The film depicts a defining question of the film: "How much are you willing to sacrifice?” "Why did we do the revolution? Why are we doing any of this? To kill 2-3 million citizens to stay in power? Is that worth the sacrifice?” Director Kim Jae-gyu decided that it was too many, and he sacrificed himself so that the people of Busan and Masan could live. 


KakaoTalk_20200825_103057708.png
Michael Lammbrau:Michael Lammbrau: [The Korean traditional music newspaper] Washington correspondent editor,

 

 

May 18 Gwangju Uprising


But in the ensuing political confusion after Park’s death, General Chun Doo-hwan took power in a military coup on December 12th, 1979, which set the stage for confrontation with student democratic reformers in the Spring of 1980. General Chun and his cadre had learned an important lesson from the Busan and Masan uprisings: "To maintain control popular protests must be dealt with swiftly, harshly, and with overwhelming force.” 


When students returned to campuses in the spring of 1980 and once again took the streets in protest against authoritarian rule (this time starting at Seoul Station), General Chun chose Gwangju to send a message to the rest of South Korea: do not challenge his rule.  


After visiting, Busan and Masan, I also decided to visit Gwangju to learn more about the Gwangju May 18 Uprising. I took the KTX train south from Seoul Station (just two hours), jumped on the 518 bus and toured the city of Gwangju. 


Similar to the Busan – Masan Democratic Protests just 7 months prior, students from Chonnam and Chosun University also led the popular protests in Gwangju. Although this time, General Chun was ready and on May 18, 1980 he declared martial law for the entire country: instituting curfews, shutting down universities, prohibited political activities, and freedom of the press. The Gwangju Uprising was famously ended through military force, turning the downtown streets of Gwangju into a warzone.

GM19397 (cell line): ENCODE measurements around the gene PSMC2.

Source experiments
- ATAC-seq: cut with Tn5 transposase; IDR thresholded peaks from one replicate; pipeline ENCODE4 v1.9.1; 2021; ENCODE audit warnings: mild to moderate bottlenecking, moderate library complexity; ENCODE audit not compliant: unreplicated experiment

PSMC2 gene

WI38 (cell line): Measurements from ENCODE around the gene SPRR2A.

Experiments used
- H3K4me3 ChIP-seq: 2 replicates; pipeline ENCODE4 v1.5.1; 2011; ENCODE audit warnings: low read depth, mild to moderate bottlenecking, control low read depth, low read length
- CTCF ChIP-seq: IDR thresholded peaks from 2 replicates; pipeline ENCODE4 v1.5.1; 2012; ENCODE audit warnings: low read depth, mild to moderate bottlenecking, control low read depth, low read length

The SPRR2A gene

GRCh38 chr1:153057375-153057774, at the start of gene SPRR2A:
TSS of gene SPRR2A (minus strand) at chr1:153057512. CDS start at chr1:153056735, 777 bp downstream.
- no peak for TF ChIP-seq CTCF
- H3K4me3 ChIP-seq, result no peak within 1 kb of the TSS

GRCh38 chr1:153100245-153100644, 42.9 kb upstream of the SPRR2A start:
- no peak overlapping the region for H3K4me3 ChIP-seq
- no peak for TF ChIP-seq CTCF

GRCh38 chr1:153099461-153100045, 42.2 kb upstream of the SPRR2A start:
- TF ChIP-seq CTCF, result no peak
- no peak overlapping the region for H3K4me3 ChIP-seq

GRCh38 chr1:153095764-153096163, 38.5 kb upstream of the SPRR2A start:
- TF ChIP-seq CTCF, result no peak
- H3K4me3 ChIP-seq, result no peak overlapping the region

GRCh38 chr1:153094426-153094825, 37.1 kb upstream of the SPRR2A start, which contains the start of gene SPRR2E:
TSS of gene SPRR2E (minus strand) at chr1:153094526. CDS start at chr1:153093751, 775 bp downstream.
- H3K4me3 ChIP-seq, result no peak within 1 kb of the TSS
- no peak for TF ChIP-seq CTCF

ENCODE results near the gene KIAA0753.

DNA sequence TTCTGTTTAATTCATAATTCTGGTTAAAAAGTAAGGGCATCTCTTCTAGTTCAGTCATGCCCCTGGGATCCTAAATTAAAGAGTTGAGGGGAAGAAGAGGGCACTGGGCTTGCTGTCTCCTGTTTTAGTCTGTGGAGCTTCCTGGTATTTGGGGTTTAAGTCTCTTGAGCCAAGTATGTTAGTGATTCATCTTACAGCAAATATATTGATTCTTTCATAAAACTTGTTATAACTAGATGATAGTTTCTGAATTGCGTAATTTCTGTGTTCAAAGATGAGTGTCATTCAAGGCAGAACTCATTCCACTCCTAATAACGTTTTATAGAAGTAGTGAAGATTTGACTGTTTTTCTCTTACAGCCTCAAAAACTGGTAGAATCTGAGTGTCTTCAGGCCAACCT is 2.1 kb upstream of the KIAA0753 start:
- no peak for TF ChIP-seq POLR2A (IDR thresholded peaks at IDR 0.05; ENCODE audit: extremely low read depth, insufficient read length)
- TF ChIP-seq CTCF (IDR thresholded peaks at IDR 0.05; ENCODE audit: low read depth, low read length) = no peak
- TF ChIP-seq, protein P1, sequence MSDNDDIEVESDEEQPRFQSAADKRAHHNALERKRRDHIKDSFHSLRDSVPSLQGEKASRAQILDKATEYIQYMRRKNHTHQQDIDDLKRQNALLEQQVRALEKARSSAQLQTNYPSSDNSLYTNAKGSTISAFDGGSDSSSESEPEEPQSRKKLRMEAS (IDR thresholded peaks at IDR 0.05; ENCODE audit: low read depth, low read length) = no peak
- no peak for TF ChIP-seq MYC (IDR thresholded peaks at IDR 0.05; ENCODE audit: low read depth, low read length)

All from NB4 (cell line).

The sacrifice of the Gwangju citizens for liberal democracy in South Korea (representative government, civil liberties, freedom of the press and assembly) resonates as you walk through the gates of the May 18 National Cemetery, reading "Democracy’s Strength,” and view the headstones of all those who fought and died against authoritarian rule. 


A Nation that Forgets its Past has No Future

 

As authoritarian and totalitarian regimes around the world rise again, the past becomes ever present, and for people that forget their past there is no future. Current generations, with no memory of the sacrifice or danger, must learn again to fight authoritarian rule. It is the burden of each and every generation to keep the authoritarian rulers at bay, to fight them for every inch, because in the end the light always wins, and Gwangju (meaning the City of Light) continues to shine not only as a beacon of liberal democracy but for the Korean people, but for people around the world. 


In the recent Hong Kong uprisings (Fall of 2019), student led protests on South Korean campuses called for the support of the Hong Kong democratic protestors. There were even clashes on South Korean campuses between South Korean students and Chinese exchange students (now 70,000 in South Korea). The Hong Kong democratic protestors even sang the famed "March” song of the Gwangju Uprising throughout the streets of Hong Kong. Gwangju, the City of Light, shines on as a leader of liberal democracy in East Asia. It is our responsibility to not only not forget the sacrifice, but to keep its promise with our own. A new generation of leaders is needed to fight this new wave of authoritarianism.